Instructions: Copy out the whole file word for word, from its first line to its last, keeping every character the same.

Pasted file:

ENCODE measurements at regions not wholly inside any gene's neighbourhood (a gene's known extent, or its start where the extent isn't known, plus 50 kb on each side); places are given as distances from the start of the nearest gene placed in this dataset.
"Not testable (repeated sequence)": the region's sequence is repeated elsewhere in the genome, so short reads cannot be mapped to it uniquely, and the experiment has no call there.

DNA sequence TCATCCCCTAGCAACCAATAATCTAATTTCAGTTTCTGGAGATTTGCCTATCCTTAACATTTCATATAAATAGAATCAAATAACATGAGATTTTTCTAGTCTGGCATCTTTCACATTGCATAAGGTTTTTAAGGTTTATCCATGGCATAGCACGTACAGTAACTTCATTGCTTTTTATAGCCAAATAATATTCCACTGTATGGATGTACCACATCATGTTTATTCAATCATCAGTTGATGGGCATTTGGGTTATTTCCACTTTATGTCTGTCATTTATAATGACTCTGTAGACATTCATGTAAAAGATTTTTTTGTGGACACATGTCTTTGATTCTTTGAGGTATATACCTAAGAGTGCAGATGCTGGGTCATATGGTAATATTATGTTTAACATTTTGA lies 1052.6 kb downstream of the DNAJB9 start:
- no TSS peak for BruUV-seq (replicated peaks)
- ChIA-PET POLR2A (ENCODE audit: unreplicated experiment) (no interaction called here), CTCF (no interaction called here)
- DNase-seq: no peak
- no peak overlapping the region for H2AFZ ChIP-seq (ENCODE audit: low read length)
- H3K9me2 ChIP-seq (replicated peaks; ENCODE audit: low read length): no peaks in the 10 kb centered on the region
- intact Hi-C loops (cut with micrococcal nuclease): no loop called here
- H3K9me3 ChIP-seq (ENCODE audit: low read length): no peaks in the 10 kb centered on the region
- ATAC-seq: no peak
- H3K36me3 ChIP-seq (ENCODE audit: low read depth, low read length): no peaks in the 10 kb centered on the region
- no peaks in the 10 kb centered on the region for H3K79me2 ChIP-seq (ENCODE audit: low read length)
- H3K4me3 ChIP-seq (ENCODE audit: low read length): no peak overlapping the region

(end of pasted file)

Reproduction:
ENCODE measurements at regions not wholly inside any gene's neighbourhood (a gene's known extent, or its start where the extent isn't known, plus 50 kb on each side); places are given as distances from the start of the nearest gene placed in this dataset.
"Not testable (repeated sequence)": the region's sequence is repeated elsewhere in the genome, so short reads cannot be mapped to it uniquely, and the experiment has no call there.

DNA sequence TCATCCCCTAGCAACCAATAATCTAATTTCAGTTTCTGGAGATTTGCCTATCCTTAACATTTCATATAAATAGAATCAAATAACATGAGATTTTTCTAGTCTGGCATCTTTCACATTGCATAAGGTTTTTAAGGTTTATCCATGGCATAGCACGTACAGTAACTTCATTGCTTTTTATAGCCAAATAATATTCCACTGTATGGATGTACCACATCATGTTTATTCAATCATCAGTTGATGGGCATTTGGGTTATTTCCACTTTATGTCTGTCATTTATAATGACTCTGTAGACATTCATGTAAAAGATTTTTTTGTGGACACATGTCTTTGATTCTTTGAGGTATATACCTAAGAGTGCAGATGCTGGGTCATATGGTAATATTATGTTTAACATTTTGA lies 1052.6 kb downstream of the DNAJB9 start:
- no TSS peak for BruUV-seq (replicated peaks)
- ChIA-PET POLR2A (ENCODE audit: unreplicated experiment) (no interaction called here), CTCF (no interaction called here)
- DNase-seq: no peak
- no peak overlapping the region for H2AFZ ChIP-seq (ENCODE audit: low read length)
- H3K9me2 ChIP-seq (replicated peaks; ENCODE audit: low read length): no peaks in the 10 kb centered on the region
- intact Hi-C loops (cut with micrococcal nuclease): no loop called here
- H3K9me3 ChIP-seq (ENCODE audit: low read length): no peaks in the 10 kb centered on the region
- ATAC-seq: no peak
- H3K36me3 ChIP-seq (ENCODE audit: low read depth, low read length): no peaks in the 10 kb centered on the region
- no peaks in the 10 kb centered on the region for H3K79me2 ChIP-seq (ENCODE audit: low read length)
- H3K4me3 ChIP-seq (ENCODE audit: low read length): no peak overlapping the region